Whilst the press and property commentators cheer about resurging property prices as the saying goes “one swallow doesn’t make a winter”. Volumes are still relatively light and the property market has largely been sheltered by the Pandemic fallout due to the Rental Eviction Moratorium, Home Loan Deferrals combined with other stimulus packages like the Job Keeper subsidy.

It wont be until these safety nets are moved in the 1st and 2nd Quarter of next year that we are able to determine the true extent of any damage to the sector when owners and investors are required to stand on their own two feet without any government support.

For the property market to remain healthy you need 4 key participants:

  • First home buyers
  • Principal Place of Residence
  • Investors
  • Migrants

First home buyers were probably the worst affected demographic of Australian workers with data showing that the hit that they took to their hip pocket in 2020 will defer many first home purchases out to 2022 to 2024.

For the first time in many years migration numbers will not only decrease (normally between 200,000 and 250,000 per year) but in fact will turn negative with government forecasts calling for over 70,000 people actually leaving the country.

In the latest release from the Australian Bureau of Statistics monthly Chart Park ( we are able to obtain a clearer picture of how the supply of capital is travelling when it comes to home loan growth.

As you can see from the chart below there has been zero growth in investor loans (it actually has turned negative many times) since 2018 and even though the government has loosed the reigns for the banks to start lending again after their crackdown post the Banking Royal Commission last year it takes the big four a long time to change their policy and procedures around credit.


tl_files/ABCD Newsletters/John Dory 202012/202012_JD_DnD_HousingCredit.jpg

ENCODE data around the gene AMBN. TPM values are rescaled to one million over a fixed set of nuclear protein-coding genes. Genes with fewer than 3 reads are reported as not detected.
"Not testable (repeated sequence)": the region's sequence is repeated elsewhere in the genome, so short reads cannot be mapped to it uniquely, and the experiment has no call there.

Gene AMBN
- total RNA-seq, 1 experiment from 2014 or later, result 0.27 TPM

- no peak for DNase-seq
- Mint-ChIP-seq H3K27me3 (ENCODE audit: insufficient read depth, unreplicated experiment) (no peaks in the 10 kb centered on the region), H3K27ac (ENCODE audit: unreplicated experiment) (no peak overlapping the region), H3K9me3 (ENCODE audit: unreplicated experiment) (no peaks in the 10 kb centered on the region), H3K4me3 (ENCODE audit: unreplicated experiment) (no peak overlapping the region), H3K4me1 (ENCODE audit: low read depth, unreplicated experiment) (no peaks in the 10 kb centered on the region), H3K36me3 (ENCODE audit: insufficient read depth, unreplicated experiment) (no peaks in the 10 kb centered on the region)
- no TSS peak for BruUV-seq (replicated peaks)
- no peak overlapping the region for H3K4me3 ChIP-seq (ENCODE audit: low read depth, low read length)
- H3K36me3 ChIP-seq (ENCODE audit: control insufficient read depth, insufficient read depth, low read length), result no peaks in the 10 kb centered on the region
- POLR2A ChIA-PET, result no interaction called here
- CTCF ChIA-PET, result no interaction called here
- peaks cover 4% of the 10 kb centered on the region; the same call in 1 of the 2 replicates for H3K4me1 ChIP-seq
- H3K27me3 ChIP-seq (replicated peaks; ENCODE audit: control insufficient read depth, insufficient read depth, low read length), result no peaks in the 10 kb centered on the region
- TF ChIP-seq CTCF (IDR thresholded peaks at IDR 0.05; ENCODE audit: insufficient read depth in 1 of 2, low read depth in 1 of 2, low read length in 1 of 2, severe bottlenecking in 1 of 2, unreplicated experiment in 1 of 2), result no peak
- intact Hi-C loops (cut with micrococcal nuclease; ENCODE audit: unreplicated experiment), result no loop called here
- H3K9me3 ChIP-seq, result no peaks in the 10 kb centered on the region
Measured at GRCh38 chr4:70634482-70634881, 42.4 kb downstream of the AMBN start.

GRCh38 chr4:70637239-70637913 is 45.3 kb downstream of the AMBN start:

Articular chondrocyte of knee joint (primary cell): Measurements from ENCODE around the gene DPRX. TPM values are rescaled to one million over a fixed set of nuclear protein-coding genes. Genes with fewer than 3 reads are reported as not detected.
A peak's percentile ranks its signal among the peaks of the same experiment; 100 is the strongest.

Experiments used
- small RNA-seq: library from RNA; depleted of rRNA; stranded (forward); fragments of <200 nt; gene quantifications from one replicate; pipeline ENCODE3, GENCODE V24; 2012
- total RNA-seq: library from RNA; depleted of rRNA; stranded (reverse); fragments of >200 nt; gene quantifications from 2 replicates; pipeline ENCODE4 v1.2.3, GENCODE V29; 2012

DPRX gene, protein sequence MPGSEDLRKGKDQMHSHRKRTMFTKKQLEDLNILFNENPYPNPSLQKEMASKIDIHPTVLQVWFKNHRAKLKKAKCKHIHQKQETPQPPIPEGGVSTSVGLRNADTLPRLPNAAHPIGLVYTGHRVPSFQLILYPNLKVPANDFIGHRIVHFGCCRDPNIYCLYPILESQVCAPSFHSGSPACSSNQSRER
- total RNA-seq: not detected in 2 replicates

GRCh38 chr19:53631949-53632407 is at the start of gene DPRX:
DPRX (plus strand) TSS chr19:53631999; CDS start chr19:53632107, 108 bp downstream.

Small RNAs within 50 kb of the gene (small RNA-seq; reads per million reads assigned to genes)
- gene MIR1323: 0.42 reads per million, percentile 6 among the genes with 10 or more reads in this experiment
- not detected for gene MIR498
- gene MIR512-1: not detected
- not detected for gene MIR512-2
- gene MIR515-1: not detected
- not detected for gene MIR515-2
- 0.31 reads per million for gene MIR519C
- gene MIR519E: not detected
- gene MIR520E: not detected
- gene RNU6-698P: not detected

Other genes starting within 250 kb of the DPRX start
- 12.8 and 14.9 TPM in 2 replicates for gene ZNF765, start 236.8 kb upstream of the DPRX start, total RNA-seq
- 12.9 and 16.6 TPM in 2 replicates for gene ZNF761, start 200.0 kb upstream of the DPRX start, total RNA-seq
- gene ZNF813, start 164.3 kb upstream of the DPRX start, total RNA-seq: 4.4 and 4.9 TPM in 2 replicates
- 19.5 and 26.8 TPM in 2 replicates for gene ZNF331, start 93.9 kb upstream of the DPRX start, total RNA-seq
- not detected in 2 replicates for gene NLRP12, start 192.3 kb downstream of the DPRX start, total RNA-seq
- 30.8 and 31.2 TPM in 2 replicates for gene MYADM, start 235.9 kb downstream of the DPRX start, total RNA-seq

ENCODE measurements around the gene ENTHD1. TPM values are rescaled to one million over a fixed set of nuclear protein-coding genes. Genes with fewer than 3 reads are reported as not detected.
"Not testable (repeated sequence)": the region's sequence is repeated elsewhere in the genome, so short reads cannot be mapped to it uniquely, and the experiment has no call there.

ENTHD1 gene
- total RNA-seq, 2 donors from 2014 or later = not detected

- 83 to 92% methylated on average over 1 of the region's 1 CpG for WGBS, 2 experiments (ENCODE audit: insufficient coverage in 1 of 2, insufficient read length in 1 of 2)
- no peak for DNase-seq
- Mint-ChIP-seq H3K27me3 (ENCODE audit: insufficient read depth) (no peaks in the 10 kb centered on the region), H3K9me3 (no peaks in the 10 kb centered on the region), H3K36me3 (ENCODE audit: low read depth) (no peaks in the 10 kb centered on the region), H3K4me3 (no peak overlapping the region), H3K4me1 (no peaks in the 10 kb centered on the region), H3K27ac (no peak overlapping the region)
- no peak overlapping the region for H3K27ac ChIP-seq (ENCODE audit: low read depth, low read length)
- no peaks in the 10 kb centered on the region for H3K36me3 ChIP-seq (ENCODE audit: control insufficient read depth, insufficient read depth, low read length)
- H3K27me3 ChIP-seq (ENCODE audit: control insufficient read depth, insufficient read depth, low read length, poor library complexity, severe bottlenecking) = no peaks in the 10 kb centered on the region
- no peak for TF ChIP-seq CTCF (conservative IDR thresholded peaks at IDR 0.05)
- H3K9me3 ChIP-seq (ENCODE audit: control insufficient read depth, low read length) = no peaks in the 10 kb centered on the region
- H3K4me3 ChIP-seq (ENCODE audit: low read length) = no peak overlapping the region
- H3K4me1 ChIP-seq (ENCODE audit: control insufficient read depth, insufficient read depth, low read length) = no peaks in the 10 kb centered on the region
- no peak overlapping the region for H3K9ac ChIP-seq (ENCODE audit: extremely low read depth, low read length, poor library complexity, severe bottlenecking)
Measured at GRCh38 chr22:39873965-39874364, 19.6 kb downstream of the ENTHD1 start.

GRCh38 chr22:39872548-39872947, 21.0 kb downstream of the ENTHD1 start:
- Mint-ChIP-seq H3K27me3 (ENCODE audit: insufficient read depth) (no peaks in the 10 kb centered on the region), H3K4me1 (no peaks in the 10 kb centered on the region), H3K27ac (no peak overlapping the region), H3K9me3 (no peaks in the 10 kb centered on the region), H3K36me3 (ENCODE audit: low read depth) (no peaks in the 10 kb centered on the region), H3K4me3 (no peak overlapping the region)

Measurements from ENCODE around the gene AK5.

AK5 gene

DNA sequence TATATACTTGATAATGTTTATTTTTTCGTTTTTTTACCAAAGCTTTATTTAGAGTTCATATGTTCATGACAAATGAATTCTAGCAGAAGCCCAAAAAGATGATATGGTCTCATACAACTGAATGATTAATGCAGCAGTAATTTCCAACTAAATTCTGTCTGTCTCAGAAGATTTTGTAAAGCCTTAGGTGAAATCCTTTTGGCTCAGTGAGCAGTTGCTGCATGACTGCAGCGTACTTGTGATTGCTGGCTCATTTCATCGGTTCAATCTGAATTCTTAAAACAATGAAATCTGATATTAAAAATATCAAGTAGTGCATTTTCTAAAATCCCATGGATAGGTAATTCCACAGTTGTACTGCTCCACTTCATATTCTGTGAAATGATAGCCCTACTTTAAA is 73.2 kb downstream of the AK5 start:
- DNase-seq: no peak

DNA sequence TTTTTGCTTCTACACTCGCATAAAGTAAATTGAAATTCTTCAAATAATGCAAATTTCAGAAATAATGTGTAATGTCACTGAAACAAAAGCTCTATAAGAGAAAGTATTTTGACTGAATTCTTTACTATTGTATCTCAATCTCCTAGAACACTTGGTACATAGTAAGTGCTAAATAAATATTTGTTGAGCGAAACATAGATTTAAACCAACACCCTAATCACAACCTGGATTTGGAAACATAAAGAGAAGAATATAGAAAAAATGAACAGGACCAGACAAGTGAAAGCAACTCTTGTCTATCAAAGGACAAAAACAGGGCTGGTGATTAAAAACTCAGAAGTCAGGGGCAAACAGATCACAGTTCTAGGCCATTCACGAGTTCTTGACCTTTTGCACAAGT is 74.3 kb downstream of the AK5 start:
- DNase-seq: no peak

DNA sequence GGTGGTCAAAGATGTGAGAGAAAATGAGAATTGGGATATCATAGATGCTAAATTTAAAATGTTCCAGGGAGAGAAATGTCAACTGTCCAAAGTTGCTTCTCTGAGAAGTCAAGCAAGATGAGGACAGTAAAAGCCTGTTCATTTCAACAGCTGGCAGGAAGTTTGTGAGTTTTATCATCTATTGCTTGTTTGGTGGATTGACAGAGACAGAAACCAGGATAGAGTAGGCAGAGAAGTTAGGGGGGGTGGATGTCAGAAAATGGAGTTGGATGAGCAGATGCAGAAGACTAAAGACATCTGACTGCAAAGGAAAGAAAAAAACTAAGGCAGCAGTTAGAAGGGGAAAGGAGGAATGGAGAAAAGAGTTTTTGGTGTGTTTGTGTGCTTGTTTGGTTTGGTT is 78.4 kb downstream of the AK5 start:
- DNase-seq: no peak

The government and regulators have been concerned about the level of debt that Australian households have been carrying and commissioned a report that was released this year:

In the chart below from this month’s ABS Chart Pack we can get a great insight as to how Australians are managing their debt obligations and it doesn’t look good. Up until February of this year (before the Covid-19 Pandemic took hold of the world and shutdowns were implemented) approximately 20% more Australians were defaulting on their home mortgages than at the peak of the GFC!!

Then if we fast forward to June of 2020 that percentage has increased to 70% more defaults than the peak of the GFC – and this is with the above-mentioned protection measures and subsidies in place.


tl_files/ABCD Newsletters/John Dory 202012/202012_JD_DnD_Banks NPA.jpg


Property is always a lagging economic indicator whenever you have large macroeconomic events like what we are experiencing now and more transparency on the market and the viability of property as a asset class will become more apparent in the first half of 2021.


Currency Market

If 2020 wasn’t difficult enough a year, potential turbulence over the next few months will mean the Christmas season will feel more like a pause than a break for currency markets. 

With a European winter setting in, new waves of COVID-19 are reinstating lockdowns and restrictions. In the US, the situation is going from bad to worse with record daily coronavirus cases and deaths. Recovery hopes hinge on how quickly vaccines are rolled out.